04 December 2009

Chicago!

This post may not be what you think it is. Mostly I'm talking about the Chicago Manual of Style. You know, the orange bible?

I've been having this problem of late, so I decided to ask Chicago about it (via their Q+A).

I even composed a rhyme--a sort of rain dance--for good luck:

Got a burning grammar question, or maybe two.

Chicago, I'm counting on you to pull through.

(Q+A, Q+A, Q+A, rah-rah-rah!)


Here it is (If you have any thoughts, please tell me.):

I know that 6.123 says that a question mark should never accompany a comma or period because it is stronger than these punctuation marks. But what about a colon? I have several times wanted to compose a sentence with a similar structure to the following:

"Which of the two following phrases is more correct?: 'our house, mine and Tom's,' or 'Tom's and my house.'"

I don't know how to punctuate this sentence. (And on an unrelated note, I'm not sure how to avoid awkwardness when it comes to joint possessives where one of the possessors is a first-person personal pronoun.) Is there a way to do this easily? Or do I need to rewrite?

4 comments:

Tim said...

try the question mark at the end of the sentence.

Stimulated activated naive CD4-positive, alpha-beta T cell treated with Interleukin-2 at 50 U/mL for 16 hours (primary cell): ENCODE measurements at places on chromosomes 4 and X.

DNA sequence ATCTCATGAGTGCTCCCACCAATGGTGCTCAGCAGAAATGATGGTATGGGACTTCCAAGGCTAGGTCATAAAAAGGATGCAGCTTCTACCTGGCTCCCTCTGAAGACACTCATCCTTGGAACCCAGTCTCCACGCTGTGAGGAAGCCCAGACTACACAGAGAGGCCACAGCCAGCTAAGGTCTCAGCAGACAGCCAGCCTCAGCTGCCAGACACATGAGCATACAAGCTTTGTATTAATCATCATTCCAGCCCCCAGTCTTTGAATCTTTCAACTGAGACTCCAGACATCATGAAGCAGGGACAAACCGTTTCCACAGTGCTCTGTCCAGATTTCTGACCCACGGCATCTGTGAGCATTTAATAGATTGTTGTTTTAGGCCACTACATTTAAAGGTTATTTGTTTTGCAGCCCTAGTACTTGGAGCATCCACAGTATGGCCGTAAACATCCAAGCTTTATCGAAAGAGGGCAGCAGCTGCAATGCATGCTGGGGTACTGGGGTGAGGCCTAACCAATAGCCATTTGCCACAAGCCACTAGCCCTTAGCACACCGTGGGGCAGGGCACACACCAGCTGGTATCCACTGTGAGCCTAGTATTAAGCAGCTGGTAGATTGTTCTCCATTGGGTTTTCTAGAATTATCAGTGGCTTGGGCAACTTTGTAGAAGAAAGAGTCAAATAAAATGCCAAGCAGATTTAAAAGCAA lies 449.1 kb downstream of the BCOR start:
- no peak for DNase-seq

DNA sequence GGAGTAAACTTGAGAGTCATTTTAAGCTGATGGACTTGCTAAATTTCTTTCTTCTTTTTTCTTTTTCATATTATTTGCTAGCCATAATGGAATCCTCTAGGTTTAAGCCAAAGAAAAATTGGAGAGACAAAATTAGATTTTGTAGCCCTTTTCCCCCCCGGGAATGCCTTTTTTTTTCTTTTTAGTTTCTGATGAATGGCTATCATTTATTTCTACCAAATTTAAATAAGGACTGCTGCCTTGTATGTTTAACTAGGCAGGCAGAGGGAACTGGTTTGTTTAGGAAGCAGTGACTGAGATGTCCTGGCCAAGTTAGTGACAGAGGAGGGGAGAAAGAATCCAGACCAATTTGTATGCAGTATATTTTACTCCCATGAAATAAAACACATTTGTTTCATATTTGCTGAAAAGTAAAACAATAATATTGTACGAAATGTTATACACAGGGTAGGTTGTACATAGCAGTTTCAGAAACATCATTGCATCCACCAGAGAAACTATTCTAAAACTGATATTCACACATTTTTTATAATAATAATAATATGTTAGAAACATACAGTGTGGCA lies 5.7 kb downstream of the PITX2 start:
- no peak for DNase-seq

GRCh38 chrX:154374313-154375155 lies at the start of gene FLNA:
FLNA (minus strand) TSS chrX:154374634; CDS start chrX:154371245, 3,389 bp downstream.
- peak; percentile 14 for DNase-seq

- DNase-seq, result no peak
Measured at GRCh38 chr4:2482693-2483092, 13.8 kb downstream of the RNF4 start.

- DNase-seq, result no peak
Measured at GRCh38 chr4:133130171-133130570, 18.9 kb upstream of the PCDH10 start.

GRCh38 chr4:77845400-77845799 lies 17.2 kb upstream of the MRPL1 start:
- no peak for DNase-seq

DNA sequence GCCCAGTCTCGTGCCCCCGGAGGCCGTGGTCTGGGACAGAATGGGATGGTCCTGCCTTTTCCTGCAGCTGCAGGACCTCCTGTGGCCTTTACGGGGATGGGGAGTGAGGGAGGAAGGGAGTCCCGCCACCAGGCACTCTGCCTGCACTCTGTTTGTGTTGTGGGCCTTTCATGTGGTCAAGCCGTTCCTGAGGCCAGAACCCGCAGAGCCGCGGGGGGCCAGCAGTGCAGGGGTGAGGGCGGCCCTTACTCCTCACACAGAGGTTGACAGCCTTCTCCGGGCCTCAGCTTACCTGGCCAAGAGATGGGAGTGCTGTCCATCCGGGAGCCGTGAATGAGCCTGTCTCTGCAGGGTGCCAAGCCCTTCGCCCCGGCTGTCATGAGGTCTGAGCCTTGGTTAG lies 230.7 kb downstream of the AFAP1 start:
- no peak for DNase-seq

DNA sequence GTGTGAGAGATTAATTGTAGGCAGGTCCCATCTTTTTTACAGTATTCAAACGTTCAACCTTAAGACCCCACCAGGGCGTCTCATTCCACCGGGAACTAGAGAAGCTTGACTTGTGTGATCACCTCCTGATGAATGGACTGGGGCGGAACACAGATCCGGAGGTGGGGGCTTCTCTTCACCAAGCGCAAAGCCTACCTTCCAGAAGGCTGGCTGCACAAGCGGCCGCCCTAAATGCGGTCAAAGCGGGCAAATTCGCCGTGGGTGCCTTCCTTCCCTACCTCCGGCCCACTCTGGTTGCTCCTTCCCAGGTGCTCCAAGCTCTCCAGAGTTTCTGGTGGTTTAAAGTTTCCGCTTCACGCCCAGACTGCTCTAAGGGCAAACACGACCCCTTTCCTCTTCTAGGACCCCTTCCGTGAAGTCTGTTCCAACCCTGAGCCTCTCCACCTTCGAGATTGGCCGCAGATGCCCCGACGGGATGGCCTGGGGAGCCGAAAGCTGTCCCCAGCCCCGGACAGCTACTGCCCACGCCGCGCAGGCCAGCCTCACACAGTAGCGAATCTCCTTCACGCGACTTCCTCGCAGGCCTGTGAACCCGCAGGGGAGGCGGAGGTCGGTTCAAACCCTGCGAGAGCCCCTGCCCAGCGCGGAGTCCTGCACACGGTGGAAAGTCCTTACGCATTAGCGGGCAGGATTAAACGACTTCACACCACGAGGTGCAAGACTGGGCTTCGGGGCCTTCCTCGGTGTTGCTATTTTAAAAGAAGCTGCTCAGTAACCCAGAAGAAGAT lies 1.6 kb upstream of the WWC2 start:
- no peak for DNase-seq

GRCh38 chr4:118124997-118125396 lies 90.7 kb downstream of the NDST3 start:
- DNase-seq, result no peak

Kirsten said...

That whole pronoun thing is impossibly awkward. That's what I learned from my usage class (if I remember correctly. Embrace the awkwardness, or rewrite.

RachelTachel said...

I'm with Tim:

"Which of the two following phrases are more correct: 'our house, mine and Tom's,' or 'Tom's and my house.'?"


You're still asking a question in that second part. You'd do the same for a simpler sentence: "Which pie do you like best: banana cream or apple?"

Quotation marks and other punctuation can just make things seem more complicated than they really are.

And, personally, I don't think you need to say "two."

Amanda S. said...

Ah yes, but I'm asking two questions on purpose, sort of. It's my sneaky way of trying to get Chicago to answer them both!

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